More resident opportunities? Are the residents lacking opportunity? In 22 years of guiding the only animals a non resident ever harvested with me that a resident couldn’t have went and got themselves was Kodiak brown bear. As a resident I see no lack in my opportunity to hunt. I do however seen people blame a non resident for their lack of success. When it could actually even be another resident to “blame”.
              Www.blackriverhunting.com
              Master guide 212

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              • #8
                Sure residents have lots general open hunt opportunities to hunt you can't deny that.
                But come the 21st your going to hear a lot of people annoyed they didn't draw any of the tags they wanted.
                A few more of those tags in residents hands might be a good thing IMHO.
                Why are non residents entitled to a set percentage of our game animals?
                Oh that's right so the guides can make a living off of them. And I suppose so ADF&G can sell some nonresident tags.
                Should Alaskan residents have a say in what percentage of our harvestable game animals go to nonresidents or should we leave that strictly to the board of game to decide?

                Sent from my S41 using Tapatalk
                "The closer I get to nature the farther I am from idiots"

                "Fishing and Hunting are only an addiction if you're trying to quit"

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                • #9
                  Originally posted by kasilofchrisn View Post
                  Sure residents have lots general open hunt opportunities to hunt you can't deny that.
                  But come the 21st your going to hear a lot of people annoyed they didn't draw any of the tags they wanted.
                  A few more of those tags in residents hands might be a good thing IMHO.
                  Why are non residents entitled to a set percentage of our game animals?
                  Oh that's right so the guides can make a living off of them. And I suppose so ADF&G can sell some nonresident tags.
                  Should Alaskan residents have a say in what percentage of our harvestable game animals go to nonresidents or should we leave that strictly to the board of game to decide?

                  Sent from my S41 using Tapatalk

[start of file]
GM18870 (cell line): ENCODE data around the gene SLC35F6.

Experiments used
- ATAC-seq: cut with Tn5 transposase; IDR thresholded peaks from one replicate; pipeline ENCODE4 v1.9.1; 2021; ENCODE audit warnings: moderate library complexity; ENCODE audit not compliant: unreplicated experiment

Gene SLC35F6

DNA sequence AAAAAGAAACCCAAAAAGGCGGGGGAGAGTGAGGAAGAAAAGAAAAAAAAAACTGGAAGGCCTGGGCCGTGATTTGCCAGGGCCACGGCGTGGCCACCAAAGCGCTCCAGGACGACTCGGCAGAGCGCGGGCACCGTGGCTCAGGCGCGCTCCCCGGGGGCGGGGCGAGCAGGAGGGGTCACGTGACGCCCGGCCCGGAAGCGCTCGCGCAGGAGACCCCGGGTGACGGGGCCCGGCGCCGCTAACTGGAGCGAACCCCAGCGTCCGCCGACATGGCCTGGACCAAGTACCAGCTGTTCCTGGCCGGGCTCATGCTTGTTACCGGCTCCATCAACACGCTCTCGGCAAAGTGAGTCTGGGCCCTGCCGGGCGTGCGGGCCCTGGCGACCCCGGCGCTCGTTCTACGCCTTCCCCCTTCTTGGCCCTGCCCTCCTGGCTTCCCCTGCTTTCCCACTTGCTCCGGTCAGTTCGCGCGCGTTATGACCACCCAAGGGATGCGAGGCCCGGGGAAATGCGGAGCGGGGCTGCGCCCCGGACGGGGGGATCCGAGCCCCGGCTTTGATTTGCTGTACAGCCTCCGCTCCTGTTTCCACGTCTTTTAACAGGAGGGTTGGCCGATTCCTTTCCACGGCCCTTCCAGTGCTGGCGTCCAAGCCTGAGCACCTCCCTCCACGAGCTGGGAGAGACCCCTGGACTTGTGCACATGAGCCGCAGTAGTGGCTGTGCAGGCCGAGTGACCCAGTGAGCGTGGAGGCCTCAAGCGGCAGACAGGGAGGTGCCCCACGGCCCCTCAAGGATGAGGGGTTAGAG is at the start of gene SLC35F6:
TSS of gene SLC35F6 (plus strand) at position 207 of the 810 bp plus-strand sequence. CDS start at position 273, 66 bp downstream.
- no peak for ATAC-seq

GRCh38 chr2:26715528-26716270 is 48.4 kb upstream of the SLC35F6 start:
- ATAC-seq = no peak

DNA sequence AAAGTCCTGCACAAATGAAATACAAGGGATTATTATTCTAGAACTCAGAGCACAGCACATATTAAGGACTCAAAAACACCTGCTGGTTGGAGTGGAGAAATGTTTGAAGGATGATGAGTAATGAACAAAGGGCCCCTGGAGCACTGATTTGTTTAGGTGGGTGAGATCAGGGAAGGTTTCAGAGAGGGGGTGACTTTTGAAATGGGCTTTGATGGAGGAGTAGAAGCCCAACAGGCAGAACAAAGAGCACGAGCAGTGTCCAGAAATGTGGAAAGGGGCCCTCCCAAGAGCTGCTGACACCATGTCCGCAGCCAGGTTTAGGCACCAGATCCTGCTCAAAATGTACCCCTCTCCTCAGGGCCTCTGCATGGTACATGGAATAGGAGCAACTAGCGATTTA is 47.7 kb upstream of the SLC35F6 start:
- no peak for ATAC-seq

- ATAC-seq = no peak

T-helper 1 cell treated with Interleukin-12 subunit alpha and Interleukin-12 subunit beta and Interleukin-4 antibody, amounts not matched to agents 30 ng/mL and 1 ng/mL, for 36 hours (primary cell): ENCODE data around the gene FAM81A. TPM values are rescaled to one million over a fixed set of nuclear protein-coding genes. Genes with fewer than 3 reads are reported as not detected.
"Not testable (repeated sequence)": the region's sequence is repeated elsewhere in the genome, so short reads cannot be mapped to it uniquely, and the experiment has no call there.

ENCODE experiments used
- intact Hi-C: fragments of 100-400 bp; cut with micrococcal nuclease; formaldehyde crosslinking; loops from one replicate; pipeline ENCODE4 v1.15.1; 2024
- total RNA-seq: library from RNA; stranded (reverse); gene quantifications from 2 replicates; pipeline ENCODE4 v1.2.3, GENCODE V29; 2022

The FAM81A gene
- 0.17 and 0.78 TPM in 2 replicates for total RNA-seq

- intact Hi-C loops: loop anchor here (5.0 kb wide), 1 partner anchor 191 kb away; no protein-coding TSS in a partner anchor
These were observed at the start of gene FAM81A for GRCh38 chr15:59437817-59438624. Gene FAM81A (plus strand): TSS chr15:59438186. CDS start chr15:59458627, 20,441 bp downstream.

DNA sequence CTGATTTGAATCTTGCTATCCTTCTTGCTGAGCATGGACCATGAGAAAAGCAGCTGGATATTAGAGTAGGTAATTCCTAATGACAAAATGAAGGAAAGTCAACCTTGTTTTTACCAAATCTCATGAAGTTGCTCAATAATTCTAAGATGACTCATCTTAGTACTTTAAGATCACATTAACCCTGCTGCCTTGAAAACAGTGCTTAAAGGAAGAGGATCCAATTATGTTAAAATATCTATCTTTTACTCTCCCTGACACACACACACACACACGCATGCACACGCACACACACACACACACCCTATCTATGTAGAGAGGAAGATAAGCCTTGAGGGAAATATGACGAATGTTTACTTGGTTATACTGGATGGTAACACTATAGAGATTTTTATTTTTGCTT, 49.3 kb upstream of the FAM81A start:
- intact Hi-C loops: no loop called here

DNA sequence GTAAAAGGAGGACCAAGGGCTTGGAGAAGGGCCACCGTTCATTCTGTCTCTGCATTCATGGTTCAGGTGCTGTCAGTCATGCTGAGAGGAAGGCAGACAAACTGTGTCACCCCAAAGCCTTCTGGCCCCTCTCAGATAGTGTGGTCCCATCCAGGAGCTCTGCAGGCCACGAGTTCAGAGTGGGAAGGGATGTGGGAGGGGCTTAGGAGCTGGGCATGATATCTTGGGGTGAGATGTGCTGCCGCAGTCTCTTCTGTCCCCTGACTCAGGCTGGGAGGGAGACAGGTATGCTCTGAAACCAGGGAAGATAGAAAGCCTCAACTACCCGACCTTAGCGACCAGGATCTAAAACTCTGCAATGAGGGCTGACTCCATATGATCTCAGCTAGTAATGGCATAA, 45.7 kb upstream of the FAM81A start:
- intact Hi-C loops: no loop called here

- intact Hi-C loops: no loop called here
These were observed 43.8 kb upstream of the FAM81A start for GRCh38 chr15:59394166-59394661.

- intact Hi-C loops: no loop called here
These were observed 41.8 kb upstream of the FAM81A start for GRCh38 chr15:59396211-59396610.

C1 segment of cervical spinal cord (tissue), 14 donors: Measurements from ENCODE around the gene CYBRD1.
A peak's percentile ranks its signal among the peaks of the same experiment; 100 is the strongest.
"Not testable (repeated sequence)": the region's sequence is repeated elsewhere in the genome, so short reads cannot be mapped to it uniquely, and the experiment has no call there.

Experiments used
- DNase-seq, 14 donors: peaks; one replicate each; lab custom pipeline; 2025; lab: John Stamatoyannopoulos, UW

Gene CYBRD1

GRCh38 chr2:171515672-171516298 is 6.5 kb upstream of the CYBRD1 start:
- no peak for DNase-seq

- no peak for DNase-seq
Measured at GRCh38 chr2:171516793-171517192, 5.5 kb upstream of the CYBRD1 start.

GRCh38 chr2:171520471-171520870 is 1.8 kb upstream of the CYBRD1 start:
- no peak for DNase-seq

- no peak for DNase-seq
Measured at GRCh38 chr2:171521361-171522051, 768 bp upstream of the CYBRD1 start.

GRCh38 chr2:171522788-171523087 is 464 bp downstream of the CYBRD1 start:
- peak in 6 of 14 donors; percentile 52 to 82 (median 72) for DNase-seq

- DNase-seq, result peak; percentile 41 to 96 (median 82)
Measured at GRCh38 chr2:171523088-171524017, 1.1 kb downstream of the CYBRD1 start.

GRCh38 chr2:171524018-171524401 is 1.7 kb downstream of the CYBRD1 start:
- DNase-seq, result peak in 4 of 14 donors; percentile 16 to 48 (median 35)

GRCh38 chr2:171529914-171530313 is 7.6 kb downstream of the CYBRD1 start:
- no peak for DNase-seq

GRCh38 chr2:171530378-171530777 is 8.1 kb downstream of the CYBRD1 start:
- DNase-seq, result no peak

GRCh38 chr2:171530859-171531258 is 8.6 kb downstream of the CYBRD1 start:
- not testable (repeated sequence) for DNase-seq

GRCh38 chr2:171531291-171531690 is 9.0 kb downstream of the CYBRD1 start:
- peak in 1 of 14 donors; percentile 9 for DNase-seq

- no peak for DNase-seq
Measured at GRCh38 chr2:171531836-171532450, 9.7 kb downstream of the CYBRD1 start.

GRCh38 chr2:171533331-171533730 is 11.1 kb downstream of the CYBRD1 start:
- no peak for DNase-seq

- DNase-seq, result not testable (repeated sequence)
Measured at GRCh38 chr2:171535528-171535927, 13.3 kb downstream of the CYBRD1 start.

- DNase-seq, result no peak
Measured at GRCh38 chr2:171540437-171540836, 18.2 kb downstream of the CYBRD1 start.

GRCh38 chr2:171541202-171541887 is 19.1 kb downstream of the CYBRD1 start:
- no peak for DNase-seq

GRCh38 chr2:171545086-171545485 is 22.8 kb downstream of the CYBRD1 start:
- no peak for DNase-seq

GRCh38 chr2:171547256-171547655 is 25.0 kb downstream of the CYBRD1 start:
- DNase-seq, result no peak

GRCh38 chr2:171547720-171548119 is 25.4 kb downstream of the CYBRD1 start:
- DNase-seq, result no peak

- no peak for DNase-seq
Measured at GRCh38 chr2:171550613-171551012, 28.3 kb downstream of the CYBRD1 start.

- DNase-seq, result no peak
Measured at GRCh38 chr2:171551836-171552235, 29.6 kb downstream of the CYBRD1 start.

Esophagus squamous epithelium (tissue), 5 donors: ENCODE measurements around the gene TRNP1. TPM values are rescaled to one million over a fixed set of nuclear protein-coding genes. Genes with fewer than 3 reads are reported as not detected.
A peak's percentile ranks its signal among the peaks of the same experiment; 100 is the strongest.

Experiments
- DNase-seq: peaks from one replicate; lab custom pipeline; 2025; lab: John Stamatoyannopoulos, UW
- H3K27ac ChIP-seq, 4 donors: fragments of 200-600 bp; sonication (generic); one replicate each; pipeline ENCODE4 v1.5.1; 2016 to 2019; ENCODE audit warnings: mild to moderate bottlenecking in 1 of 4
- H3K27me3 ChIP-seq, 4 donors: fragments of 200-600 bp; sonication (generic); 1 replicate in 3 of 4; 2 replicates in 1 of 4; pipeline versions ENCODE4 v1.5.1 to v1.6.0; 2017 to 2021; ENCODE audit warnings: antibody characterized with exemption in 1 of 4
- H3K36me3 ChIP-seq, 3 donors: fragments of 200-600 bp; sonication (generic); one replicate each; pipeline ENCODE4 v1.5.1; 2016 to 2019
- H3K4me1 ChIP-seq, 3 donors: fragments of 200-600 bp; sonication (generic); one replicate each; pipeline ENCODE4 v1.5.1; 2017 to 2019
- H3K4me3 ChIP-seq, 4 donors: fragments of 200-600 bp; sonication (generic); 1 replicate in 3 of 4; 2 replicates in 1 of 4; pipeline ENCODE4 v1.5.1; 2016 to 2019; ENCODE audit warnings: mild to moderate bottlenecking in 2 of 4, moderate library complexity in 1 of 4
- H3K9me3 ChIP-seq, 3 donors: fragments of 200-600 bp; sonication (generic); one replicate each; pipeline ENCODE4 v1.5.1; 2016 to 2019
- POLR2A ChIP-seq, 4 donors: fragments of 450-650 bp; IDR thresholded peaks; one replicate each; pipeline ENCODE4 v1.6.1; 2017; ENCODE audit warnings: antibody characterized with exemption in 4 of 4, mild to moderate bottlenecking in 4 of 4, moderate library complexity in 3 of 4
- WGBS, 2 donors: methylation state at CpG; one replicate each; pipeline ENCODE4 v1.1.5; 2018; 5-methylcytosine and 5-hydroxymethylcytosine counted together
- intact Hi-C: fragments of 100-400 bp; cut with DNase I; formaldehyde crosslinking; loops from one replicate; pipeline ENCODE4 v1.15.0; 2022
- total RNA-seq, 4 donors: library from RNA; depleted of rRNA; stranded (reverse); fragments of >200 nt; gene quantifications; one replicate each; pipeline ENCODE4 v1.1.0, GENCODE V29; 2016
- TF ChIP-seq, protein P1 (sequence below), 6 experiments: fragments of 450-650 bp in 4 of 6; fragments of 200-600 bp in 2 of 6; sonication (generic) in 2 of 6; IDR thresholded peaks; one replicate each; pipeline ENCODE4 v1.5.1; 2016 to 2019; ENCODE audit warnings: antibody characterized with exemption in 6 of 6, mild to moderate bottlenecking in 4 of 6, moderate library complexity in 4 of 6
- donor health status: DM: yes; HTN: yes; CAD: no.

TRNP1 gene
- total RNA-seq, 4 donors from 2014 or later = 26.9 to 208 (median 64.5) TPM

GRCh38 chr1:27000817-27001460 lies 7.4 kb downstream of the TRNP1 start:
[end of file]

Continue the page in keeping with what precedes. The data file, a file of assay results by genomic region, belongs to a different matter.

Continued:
A few more tags? So a couple people are happy. What about the rest? Still gonna be complaining. At what point does it stop. Not everyone is gonna get everything they want. I’m not sorry I feed my family off the investment of a non resident. I also don’t shoot my own sheep or moose unless I’m blessed with a ditch tag by my house. I guess I could not guide and take all my kids out for sheep and kill more animals than I do guiding.....but that would be taking someone else’s “animal” just like that non res was in the first place. So what’s the difference? I shoot it or they shoot it? I know no one heres gonna be shooting it. I haven’t seen a resident in the field in years.
                  Sorry if I feel like this is all misdirected. But it sure seems that way from a Guy straddling the resident/non resident fence. I believe non residents are entitled because they are Americans. Just be thankful there’s a guide requirments. Unless you want all non res to go unguided and drawing only. Then you’ll have all of them
                  Here doing it as cheaply as possible and that will put them right on top of most resident hunters. There’s a bigger picture here.
                  Www.blackriverhunting.com
                  Master guide 212

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                  • #10
                    That's great that your making money off of the resources of Alaska.
                    Would you feel differently if you were not a guide making money off of these animals?
                    If let's say your the average Alaskan resident hunter trying to draw a tag to get your child their first sheep, goat, brownie etc.would you have a differing opinion?
                    I'm sure you realize that many Alaskans just see the tags they didn't draw and the pics of dead animals the non residents got online.
                    Sure a few tags really would make little difference in the grand scheme of things.
                    I guess I'm thinking we should be on par with what other states do for our residents(on nonresident hunts in other states).